Raising Pigs in the Heartland
Before I get started telling about my friend’s experience with the top mistake raising pigs, a little about me. I consider myself fortunate being from the Heartland of this God-blessed United States of America and southern part of Illinois.
I once heard a southerner call this area, which I never heard before, Little Georgia. (Which by the way is where my wife is from) Apparently this part of the country appealed to them and made them feel at home.
I would say it is a great place to live, as far as citizens go, but taxes and crooked politicians are driving people out of Illinois. Here’s one reason I stay; check out this gorgeous view!
My family and I have stayed so far, it’s hard to leave when you have so many ties to family and friends. I was born in Hamilton County in the sixties and lived in the suburbs of Walpole til the age of 4 til my folks divorced. Walpole had a population of about 30, so in other words we lived in the boonies.
Most of you have never heard of Hamilton County Illinois, but maybe some of you have heard of Jerry Sloan. He played and coached for the Chicago Bulls and coached the Utah Jazz. Yes, Jerry’s from Hamilton County, been lucky enough to meet and talk to Jerry a time or two. He’s as down home as you can get. When he was coaching or playing though, then it was game on! I’ll always remember Mr. Sloan’s mild demeanor.
Stereotyping People who Raise Hogs
One thing that I think to myself that everyone might have the most in common is stereotyping. Whether you admit it or not, it’s almost natural. North, South, East, or West, you probably have some sort of view or thought about the region of the country from what you’ve heard or experienced. Probably more from what you’ve heard than what you’ve experienced I’ll guess.
As for myself, for a long time New York, New York was pretty undesirable to me. Most of us outsiders tend to lump the whole state of New York in the mix with the city. Other than New York City and Buffalo, New York state is pretty rugged and rural with mountain ranges. Everybody in New York is not in the mafia and far from it!
You think also of someone from Nashville, TN being a country singer or a country boy, well that ain’t the scenario either! Just ’cause you have a drawl don’t mean you’re a country boy.
As for my state of Illinois, no I’m not from Chicago, not related to Capone, but yes we do hold the record over Louisiana for sending governors to prison.
My region is known for its coal mines, oil wells, and agriculture, either grain or livestock. My own personal experience with the farm is mainly the grain side of it. Baling hay, disking the ground and cultivating the crops, but here they don’t cultivate anymore, just spray.
As far as the livestock part goes, I personally haven’t participated much. I have helped castrate pigs, mainly me just catching them and handing them to the owner, we’ll call him Fidel Castrator. Then one time a full-grown bull, still don’t know why the neighbor wanted that done, but it was an experience! The most experience I’ve had with livestock so to speak is with chickens and dogs, as well as bees.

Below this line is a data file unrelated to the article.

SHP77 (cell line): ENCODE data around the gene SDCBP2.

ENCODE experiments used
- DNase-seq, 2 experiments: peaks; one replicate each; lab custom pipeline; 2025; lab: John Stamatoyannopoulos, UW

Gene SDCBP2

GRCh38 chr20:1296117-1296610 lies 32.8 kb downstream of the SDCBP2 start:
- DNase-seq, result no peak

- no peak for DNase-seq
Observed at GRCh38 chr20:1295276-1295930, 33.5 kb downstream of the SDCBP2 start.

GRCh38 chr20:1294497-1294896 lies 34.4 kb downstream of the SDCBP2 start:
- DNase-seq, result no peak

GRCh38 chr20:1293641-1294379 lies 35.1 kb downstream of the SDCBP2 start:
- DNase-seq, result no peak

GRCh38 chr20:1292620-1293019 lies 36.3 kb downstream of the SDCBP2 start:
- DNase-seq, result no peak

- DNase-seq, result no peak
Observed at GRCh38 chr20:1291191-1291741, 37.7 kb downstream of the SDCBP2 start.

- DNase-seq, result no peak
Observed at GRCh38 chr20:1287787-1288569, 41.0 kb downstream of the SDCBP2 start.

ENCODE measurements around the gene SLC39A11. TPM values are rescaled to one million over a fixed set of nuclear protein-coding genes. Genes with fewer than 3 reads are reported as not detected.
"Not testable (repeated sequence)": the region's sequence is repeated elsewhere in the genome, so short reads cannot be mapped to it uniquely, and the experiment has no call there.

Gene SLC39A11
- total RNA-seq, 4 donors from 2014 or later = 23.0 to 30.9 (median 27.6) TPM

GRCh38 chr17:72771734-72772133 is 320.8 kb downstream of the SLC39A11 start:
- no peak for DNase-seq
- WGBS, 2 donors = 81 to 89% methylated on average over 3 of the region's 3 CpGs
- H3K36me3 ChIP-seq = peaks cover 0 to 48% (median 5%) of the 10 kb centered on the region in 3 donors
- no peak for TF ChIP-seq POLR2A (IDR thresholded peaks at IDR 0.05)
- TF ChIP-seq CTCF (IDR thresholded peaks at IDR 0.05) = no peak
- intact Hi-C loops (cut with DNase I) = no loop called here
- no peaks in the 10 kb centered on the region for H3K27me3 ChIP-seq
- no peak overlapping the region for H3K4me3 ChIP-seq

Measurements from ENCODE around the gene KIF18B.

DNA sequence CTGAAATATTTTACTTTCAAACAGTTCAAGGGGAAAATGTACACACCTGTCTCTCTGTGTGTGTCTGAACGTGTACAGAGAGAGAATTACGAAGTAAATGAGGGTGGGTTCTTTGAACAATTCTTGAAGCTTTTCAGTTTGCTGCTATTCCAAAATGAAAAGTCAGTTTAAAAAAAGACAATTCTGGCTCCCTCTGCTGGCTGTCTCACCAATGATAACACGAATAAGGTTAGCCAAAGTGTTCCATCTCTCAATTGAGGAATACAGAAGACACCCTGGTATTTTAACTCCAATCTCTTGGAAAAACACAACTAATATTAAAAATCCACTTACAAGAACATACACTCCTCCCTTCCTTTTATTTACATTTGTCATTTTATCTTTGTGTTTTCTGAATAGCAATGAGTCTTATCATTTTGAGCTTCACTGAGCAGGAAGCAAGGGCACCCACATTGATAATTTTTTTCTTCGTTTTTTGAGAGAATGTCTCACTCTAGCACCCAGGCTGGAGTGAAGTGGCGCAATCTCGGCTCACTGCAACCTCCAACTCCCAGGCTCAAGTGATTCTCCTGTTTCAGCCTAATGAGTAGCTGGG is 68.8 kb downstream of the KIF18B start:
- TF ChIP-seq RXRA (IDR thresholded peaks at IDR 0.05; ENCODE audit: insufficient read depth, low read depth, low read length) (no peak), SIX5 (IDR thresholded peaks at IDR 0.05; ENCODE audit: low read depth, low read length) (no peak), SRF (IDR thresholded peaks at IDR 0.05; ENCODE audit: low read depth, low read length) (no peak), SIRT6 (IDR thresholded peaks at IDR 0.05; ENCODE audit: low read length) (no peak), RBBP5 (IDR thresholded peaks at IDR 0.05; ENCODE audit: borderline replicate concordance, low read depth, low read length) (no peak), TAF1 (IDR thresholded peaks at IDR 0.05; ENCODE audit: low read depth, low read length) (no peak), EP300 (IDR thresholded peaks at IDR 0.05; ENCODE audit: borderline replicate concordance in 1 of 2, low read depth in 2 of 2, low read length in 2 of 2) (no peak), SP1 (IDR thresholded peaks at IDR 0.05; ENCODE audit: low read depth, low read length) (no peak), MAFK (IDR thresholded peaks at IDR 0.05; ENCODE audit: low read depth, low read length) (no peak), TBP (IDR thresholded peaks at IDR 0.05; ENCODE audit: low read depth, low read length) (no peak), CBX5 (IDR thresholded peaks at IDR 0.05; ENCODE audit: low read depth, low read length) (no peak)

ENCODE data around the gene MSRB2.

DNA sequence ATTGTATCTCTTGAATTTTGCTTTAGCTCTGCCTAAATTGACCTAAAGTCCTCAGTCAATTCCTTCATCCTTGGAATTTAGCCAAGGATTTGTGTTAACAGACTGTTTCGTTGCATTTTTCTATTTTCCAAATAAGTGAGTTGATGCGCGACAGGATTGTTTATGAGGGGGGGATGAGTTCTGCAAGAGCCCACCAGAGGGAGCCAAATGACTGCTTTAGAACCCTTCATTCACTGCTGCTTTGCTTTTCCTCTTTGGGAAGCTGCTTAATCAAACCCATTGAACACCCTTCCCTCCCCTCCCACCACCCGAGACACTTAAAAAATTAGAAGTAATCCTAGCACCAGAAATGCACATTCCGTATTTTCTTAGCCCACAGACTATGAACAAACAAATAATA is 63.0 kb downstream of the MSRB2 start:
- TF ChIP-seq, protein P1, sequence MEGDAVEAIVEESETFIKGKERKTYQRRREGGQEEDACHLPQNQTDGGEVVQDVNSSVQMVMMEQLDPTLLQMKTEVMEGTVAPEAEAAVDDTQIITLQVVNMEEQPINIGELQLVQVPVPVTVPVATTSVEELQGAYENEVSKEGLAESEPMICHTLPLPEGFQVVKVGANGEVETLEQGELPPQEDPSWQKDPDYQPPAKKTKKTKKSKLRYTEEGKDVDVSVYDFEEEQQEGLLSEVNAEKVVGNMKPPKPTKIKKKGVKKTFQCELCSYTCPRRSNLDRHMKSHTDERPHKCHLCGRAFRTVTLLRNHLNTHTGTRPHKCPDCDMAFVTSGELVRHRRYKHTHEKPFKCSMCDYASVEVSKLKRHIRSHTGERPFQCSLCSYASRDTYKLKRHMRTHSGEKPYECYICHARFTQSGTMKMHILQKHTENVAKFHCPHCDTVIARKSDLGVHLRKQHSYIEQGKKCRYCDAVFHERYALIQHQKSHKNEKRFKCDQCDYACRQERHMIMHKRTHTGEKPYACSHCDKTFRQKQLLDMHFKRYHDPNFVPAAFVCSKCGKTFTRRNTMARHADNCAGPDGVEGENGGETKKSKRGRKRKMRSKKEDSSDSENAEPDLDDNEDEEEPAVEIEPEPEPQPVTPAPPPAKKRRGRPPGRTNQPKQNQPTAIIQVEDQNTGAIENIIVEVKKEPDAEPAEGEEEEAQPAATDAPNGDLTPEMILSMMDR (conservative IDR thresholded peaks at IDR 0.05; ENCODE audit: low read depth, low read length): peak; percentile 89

On the other hand of livestock and wild game, I’m a lot more experienced with butchering, preserving the meat, and utilization of the animal. Now that I’ve wasted a good portion of your precious time, I will tell you a true story, especially for those beginners raising pigs, that will save you time and headache going to the market.
Raising and Loading Pigs
A friend of mine and his mom and dad, for the last couple of years got five to six pigs to up to butcher for the year. Apparently the loading session to get those pigs in the truck turned into four hours of Hades! Pat said, “I backed up up to the pen, which is close to the road because my truck stuck out in the road halfway. My dad built this chute for the pigs to go up into my truck.”
They had the pigs ever since they were little and figured no problem on loading them as so many other people do. The situation changed drastically I guess when the new object appeared at the end of the hog ramp. That is Pat’s truck.
Something different, something new, never makes a hog go up the chute. (Nice rhyme, eh!)
Well that’s not necessarily true. Apparently there is ONE thing that will make them go up the chute.
After about FOUR hours of trying to load these hogs into Pat’s truck, (evidently they chose to jump out over the sides of the chute rather than going into the truck) Pat said, “My ole man lost his (in other words) feces.” Pat’s mom has conceal and carry, and she was out there also helping with loading pigs, and threatened to “shoot every bleeping one of them if they didn’t get into the truck!”
After hours of verbal abuse and threatening physical abuse to the pigs that never occurred, someone said, “Go in there and check the internet!”
The Secret Sauce for Loading Pigs
Five minutes later, Pat’s mom stuck her head out the front door and yelled, “BREAD!”
She brought a loaf of bread down and tore it into chunks leading up the ramp. Pat said that was like pig cocaine, they all followed the bread trail right into the truck.
Past articles that I’ve read say if you’re taking hogs to the market, no matter how tame they are, you better back your trailer in and open it at least a week before to let the hogs get used to it or you’re probably gonna have trouble.
Maybe this little bit of information will make your day go better when it comes that time for loading pigs.
Maybe if you don’t take this advice you’ll go viral on YouTube for going insane loading hogs. I guess sometimes loading pigs would make the Pope cuss.
Take care and good luck!
Top Mistake Raising Pigs
Not knowing how to get your pigs loaded with no fuss!
Written by Brian
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